## Search form Back to More Math Fun Lesson

# Math Mania

Subjects

• Mathematics
--Algebra
--Applied Math
--Arithmetic
--Geometry
--Measurement
--Probability
--Process Skills
--Statistics

• K-2
• 3-5
• 6-8
• 9-12

Brief Description

Adapt this active game for any math skill you are teaching!

Objectives

Students will

• work together in groups.
• solve math problems accurately.

Keywords

math, accuracy, speed, game, addition, subtraction, multiplication, division, general, skill

• cards with math problems written on them, one card per student (All problems should relate to the same math skill.)

Lesson Plan

Before the Lesson
Before the lesson, prepare one index card for each student in the class. Write on each card a math problem that emphasizes the skill you wish to practice -- for example, addition of two digit numbers, simple word problems, long division, percents, averages, or any other skill. (This game can be adapted to almost any math skill.) Number the cards from 1 to __ (the number of students in the class). Create an answer key.

The Fun Begins!
Arrange students into groups of three to six -- each group should have the same number of students. (Groups of three might be better if you plan to use the game as a five-minute "time-filler" activity at the end of a class or if the math skill being practiced is a more complex one.) Have each students fold a sheet of math paper into squares and number the squares from 1 to __ (the number of students in the class).

Arrange students' desks into small circles and place one math problem face down on each desk. When students have pencils and math paper ready, indicate the start of the game by calling out "Go!" or ringing a bell. At the signal, students turn over the card in front of them, copy the problem in the appropriately numbered square on their paper, and solve the problem. When a student has finished solving a problem, s/he flips their card back into the facedown position, put down the pencil, and waits until all members of the group have solved their problems. When the last student in the group solves his/her problem, the students stand up, rotate clockwise to the next desk, and repeat the process. The game continue until all the students in each group have solved all their group's problems. Students who finish early can use the time to check their work.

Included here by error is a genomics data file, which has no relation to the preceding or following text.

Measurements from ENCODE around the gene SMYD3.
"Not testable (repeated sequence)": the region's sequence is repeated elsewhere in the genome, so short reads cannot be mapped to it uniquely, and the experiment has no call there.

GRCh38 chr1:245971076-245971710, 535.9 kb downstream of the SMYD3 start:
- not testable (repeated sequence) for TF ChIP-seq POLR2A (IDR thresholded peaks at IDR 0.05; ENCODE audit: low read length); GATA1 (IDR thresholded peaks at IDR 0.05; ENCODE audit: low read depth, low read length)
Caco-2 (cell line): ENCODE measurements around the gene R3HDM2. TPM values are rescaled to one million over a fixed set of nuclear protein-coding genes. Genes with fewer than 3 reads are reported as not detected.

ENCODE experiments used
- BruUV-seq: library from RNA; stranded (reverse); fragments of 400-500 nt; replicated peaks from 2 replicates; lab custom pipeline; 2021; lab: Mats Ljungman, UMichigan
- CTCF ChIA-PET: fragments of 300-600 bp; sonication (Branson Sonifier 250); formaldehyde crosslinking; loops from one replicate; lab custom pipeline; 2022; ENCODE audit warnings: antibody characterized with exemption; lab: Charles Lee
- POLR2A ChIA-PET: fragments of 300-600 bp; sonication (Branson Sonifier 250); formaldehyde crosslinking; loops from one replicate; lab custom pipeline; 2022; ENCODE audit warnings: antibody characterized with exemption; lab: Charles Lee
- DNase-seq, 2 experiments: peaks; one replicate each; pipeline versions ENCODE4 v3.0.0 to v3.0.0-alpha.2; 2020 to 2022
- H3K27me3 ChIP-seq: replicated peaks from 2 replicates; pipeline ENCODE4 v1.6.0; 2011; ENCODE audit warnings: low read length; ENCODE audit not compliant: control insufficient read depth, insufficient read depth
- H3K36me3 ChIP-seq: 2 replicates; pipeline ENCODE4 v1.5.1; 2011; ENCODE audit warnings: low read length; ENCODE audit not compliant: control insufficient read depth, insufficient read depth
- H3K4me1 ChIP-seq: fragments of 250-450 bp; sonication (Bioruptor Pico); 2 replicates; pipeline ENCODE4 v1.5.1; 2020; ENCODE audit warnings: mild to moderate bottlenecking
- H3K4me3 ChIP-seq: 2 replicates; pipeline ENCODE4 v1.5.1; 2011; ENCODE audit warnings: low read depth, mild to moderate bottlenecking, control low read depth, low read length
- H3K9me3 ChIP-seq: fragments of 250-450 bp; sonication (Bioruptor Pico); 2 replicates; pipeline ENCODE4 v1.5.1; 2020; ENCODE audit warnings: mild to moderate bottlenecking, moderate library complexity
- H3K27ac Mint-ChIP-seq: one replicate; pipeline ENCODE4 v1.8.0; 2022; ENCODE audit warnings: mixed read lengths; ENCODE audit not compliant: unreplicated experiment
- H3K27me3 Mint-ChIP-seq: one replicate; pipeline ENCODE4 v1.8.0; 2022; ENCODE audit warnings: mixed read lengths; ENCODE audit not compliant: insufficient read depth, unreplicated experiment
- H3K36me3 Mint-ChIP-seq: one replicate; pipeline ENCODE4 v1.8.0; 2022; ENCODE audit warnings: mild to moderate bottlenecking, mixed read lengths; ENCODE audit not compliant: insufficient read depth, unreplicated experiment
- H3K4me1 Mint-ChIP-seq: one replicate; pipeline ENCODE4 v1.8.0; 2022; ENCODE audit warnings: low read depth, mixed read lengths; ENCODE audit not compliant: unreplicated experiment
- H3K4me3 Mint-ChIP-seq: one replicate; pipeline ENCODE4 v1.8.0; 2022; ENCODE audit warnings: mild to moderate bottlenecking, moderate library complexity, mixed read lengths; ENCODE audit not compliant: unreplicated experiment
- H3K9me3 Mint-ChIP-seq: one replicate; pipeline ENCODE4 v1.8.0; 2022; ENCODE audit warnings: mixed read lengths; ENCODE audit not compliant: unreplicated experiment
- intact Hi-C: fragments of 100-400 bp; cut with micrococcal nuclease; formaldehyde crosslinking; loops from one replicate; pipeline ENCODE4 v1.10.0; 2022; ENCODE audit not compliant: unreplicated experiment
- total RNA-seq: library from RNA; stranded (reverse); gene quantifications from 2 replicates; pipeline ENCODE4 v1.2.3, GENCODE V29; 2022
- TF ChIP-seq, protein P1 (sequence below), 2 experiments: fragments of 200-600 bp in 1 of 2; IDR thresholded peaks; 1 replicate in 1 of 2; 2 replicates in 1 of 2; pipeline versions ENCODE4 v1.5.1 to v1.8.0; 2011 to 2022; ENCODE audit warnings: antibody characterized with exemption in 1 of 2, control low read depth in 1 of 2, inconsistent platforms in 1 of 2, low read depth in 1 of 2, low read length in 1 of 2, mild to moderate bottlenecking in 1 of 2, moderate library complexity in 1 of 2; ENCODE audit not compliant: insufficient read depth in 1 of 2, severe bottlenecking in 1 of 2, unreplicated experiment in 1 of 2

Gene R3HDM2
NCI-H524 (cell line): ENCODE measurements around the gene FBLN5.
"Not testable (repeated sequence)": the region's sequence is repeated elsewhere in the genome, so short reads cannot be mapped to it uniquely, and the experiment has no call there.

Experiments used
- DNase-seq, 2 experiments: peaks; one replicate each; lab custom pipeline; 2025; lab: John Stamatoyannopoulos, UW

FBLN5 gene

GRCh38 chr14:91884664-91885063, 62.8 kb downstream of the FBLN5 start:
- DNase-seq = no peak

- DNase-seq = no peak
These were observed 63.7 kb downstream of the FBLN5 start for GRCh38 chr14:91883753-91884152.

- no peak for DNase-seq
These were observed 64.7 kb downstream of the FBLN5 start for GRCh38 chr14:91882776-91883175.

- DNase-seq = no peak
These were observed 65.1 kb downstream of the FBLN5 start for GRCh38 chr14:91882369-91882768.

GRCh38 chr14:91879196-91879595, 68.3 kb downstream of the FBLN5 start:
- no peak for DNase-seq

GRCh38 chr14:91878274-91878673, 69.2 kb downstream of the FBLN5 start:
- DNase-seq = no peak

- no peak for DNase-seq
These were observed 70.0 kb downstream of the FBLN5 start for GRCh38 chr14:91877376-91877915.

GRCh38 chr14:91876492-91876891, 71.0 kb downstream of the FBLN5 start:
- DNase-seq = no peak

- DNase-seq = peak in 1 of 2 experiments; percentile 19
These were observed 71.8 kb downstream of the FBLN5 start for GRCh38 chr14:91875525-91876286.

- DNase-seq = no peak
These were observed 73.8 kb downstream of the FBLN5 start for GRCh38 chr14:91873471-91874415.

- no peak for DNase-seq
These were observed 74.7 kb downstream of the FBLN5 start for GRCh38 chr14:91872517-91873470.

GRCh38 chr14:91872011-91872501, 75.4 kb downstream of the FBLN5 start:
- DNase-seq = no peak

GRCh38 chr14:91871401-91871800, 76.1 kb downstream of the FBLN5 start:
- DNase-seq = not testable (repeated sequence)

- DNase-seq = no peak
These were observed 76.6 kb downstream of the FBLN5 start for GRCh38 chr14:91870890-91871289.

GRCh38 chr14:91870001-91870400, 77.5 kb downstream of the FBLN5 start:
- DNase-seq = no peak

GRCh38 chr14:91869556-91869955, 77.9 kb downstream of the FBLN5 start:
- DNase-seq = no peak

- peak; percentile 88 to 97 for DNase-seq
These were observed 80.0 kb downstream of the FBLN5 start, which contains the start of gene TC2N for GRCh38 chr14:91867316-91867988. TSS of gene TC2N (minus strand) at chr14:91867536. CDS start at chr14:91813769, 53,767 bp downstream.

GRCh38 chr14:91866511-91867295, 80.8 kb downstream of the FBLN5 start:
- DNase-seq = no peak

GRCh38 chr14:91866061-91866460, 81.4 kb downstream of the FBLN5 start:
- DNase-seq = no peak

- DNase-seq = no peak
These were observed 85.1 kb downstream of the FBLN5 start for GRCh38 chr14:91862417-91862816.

The game is not necessarily over when one group finishes. The other groups still have a chance to win the game if any student in the groups that finished first recorded a wrong answer. (Speed counts, but accuracy is more important.) The group that finishes last could be the winning group if somebody in each of the other groups solved a problem incorrectly. If no group correctly solves all their problems, the group with the fewest errors wins.

If time remains, groups could collect the cards on their desks, pass them to another group, and start a new game.

Tips
The active movement of this game is part of the fun. If the game starts to get out of hand, make it a silent game. If a team member talks, disqualify that person and count all his/her answers as incorrect answers when counting each team's errors.

Assessment

Students will accurately solve at least 80 percent of the problems.

Lesson Plan Source

Education World

Submitted By

Gary Hopkins

National Standards

MATHEMATICS: Number and Operations
NM-NUM.PK-2.3 Compute Fluently and Make Reasonable Estimates
NM-NUM.3-5.3 Compute Fluently and Make Reasonable Estimates
NM-NUM.6-8.3 Compute Fluently and Make Reasonable Estimates
NM-NUM.9-12.3 Compute Fluently and Make Reasonable Estimates

MATHEMATICS: Problem Solving